It’s hard to know if a reader, Simon, was being serious when he said “Scientists don’t set policy either, politicians do that” because it’s blindingly obvious that scientists don’t keep their hands off policy. They constantly agitate because — surprise — they constantly need funding.
That’s the very reason we’re in this climate change mess, because politicians alone couldn’t have done it. A few smart leaders might have come up with the idea of dangerous anthropogenic global warming (DAGW) justifying deep government interference in our lives, but they had to be assisted by publicly-funded scientists who became heavily involved in supporting policy proposals, even to the point of activism.
At all levels of science and of government, scientists have spent thirty years providing assistance of varying magnitude to politicians; it’s not only cynics who remark that scientists made friends with politicians only to safeguard their funding.
Where the sun don’t shine
Some scientists have moved unrepentantly to where the sun don’t shine — the unlit side of science — recruited to activism. This from “Climate Maverick to Retire From NASA” in The New York Times of April 1st, regarding James Hansen:
“He plans to take a more active role in lawsuits challenging the federal and state governments over their failure to limit emissions, for instance, as well as in fighting the development in Canada of a particularly dirty form of oil extracted from tar sands.”
For an example of a scientific policy activist closer to home, we have Professor James Renwick, among others, such as Jim Salinger. Just a few weeks ago, on March 17 (remember the drought which is already over?), the ever-reliable James Renwick was again quoted in the NZ Herald, this time as saying in this wise:
Farmers need to adapt for a drier future as once-in-a-lifetime events like the North Island drought become closer to the norm, a top climate scientist warns.
James Renwick, Associate Professor of physical geography at Victoria University, said global warming was the only explanation for the current drought, which he described as “an exceptional event”.
“It’s probably the first time in 50 years that it’s been this dry over this much of the country,” he told TVNZ’s Q+A programme today.
So first he claims global warming caused the drought, then says that 50 years ago we had a drought just like it. He expresses no surprise that the earlier drought occurred without the help of human carbon dioxide. But he contradicts himself.
The only explanation? What rot. Global warming didn’t exist 50 years ago, so global warming isn’t the only explanation.
Readers might remember Jim Salinger saying in March that NZ drought records only go back to 1941-42. From about 70 years’ worth of data (which is always of poor quality, because what, precisely, is a drought?) these climate scientists are now trying to tell us what to expect in 50 or 100 years’ time. Baloney. Or, to use Keith Hunter’s colourful term describing my opinion: Bullshit!
Things must change
The Herald article doesn’t mention scientific evidence of anything, it only mentions the scientist. When Renwick the scientist starts talking, he doesn’t cite evidence either — he only mentions policy. Cue strong, authoritative male voice:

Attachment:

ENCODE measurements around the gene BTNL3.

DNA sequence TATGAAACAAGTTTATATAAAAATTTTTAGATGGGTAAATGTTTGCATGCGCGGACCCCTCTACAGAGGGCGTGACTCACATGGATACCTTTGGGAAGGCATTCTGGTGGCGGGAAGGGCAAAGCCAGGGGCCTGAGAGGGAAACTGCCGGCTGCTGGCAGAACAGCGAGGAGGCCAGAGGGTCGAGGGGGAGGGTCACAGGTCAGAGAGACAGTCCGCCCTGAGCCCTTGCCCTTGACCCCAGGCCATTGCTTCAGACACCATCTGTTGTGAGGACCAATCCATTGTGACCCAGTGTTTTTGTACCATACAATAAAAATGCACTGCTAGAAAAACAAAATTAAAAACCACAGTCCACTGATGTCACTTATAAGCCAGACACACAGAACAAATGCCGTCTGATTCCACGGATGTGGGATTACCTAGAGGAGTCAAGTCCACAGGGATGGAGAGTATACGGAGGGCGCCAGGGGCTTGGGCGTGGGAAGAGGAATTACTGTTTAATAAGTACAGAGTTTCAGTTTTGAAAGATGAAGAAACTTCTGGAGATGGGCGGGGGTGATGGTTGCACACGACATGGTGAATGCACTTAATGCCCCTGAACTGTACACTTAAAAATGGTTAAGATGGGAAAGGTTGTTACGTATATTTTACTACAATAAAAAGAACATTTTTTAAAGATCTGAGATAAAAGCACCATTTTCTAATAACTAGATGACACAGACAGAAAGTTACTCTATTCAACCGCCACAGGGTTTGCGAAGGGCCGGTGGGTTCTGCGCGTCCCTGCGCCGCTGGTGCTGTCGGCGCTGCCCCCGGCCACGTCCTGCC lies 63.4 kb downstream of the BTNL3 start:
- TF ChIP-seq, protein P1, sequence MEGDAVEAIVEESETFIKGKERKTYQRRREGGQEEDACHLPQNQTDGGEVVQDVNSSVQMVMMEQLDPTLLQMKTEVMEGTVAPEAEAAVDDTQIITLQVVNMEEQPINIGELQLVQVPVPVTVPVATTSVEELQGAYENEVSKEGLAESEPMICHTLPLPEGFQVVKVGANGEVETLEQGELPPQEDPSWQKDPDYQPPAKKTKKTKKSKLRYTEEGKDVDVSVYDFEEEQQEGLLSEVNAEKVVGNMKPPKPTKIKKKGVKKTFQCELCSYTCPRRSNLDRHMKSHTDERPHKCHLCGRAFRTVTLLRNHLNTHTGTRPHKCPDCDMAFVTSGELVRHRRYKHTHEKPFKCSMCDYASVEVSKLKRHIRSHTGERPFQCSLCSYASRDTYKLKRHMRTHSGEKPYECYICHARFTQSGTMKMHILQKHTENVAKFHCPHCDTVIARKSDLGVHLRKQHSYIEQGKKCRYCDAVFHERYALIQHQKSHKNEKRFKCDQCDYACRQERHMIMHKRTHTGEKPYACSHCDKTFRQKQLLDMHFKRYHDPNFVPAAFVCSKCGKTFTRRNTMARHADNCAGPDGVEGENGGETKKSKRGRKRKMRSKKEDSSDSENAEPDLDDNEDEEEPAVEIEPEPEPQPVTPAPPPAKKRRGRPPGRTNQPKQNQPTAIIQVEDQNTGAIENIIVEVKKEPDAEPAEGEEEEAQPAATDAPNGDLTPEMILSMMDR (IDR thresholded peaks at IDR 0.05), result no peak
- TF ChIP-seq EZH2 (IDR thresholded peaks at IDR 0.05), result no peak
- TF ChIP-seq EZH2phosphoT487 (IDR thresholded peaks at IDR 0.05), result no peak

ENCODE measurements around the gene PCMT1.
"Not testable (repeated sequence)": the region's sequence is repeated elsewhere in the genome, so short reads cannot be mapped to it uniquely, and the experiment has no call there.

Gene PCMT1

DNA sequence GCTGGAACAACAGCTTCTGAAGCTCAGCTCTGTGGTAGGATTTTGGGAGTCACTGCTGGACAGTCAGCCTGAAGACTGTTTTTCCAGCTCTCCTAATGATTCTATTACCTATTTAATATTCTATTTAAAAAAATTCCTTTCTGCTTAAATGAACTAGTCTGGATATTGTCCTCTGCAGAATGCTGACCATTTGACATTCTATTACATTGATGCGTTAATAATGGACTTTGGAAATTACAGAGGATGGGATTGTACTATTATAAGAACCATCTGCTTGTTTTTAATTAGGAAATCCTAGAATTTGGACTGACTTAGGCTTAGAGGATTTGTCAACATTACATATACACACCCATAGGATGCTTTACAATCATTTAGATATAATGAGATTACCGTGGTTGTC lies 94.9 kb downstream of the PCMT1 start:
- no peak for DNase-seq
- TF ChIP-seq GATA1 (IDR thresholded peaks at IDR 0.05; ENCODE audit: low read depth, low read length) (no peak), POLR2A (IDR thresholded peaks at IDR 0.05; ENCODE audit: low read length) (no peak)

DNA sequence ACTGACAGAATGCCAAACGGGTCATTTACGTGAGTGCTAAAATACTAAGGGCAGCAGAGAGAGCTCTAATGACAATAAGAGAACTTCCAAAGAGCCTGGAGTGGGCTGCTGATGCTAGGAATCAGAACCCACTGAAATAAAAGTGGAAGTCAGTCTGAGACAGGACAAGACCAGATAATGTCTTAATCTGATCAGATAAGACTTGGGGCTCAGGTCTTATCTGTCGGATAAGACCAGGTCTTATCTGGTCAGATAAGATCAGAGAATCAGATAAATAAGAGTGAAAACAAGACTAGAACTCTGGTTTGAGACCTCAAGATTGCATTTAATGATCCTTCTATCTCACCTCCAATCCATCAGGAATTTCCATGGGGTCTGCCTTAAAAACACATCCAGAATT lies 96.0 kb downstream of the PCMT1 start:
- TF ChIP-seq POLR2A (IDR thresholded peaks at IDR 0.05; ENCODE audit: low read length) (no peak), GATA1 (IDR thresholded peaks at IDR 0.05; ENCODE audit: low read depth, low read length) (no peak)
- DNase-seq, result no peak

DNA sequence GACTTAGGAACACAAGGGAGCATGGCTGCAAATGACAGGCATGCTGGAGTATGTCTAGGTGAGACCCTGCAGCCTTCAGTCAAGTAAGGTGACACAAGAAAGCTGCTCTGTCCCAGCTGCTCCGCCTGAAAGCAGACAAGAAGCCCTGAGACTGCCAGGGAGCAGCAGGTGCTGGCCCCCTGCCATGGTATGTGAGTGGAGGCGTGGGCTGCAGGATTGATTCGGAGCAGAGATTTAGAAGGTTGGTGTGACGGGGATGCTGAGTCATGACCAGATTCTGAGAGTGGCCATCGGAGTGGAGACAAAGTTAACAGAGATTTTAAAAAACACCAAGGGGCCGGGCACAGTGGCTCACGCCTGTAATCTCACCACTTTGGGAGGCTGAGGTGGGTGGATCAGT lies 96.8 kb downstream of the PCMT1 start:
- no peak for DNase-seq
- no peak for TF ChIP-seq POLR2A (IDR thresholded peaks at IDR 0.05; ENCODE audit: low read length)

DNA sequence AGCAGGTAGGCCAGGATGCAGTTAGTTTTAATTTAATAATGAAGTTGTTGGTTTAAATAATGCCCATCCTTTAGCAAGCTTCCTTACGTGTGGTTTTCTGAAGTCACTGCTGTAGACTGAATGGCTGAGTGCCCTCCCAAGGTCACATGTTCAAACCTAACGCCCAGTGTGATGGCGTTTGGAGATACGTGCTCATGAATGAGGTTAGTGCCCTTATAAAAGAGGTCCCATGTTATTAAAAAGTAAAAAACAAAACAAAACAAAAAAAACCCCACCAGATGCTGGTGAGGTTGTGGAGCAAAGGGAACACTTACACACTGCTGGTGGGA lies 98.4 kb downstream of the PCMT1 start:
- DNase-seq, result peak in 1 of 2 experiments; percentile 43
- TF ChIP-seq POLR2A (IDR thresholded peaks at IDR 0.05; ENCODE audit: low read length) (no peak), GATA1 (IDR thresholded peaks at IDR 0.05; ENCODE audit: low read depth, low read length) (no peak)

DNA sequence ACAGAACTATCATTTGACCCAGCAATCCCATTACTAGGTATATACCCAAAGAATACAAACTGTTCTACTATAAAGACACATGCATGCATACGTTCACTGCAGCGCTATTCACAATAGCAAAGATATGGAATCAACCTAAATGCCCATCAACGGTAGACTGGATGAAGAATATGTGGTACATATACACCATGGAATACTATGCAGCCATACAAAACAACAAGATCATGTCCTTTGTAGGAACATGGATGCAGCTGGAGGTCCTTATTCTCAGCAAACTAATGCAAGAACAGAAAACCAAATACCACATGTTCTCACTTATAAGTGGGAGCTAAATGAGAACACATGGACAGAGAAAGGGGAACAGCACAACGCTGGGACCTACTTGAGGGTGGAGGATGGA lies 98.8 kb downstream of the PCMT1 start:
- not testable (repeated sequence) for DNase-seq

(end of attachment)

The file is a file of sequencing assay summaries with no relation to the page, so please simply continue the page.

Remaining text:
“We’ve got time. It’s decades we’re talking about … but things will have to change.”
He’s like a propaganda machine. You won’t catch him making a statement of the form: “this phenomenon was observed, therefore this will happen.” The sort of thing you might expect from a scientist. You hear unrelated statements, connected only in the mind of the listener, who is trying valiantly to join the dots.
Yabbering of the party line
Well, the dots have it, then, and it’s quite dotty, for there’s no reason in what Renwick says; only the yabbering of the party line: Obey the call of the precious planet, or doom shall be upon ye and upon your children! There’s no reason and there’s no evidence — he doesn’t give us any because there is none. In reality, in the world, nothing is happening except what has always happened: chaotic and unpredictable weather.
Renwick last year left NIWA, where he had been a principal climate scientist. An important reason for his move could have been the deeply disturbing slide in the popularity of the climate change “fight” and the increasing likelihood that no dignified retreat from the DAGW hypothesis is any longer possible.
Every scientist who has been a champion of dangerous anthropogenic global warming already faces difficulties in extricating himself with credibility intact; the difficulties will multiply as more and more papers are published reporting “adverse” climate indicators (in fact, they aren’t adverse, they are good news, showing we’re not creating a disaster), criticism of climate models and widespread, increasingly hostile criticism of the IPCC and its behaviour.
The wave of climate surrender
So Renwick’s gone from the fight, and still makes sympathetic noises simply to avoid revealing his change of heart. Safely ensconced at Victoria he can let others take a leading role and just quietly teach (with the occasional foray providing authoritative remarks for the Herald) until the wave of climate surrender reaches inside his ivory tower, whereupon he can gently give in to the inevitable DAGW abandonment, surrounded still by fellow activists and without drama. Or so he fervently hopes.
One wonders what has become of David Wratt. He has not gone from NIWA, but he’s certainly stepped down from public utterances. Gosh, I miss Rodney Hide in the Parliament chivying them with questions.
The propaganda is paramount
Every 50 years is once in a lifetime? Hullo! Anyone in there? That’s hardly accurate when our life expectancy hovers around 80 years for men and women.
If you do the maths, James, about half of us get two per lifetime. On average.
But that’s what you get from any activist — inaccuracy, because the propaganda is paramount.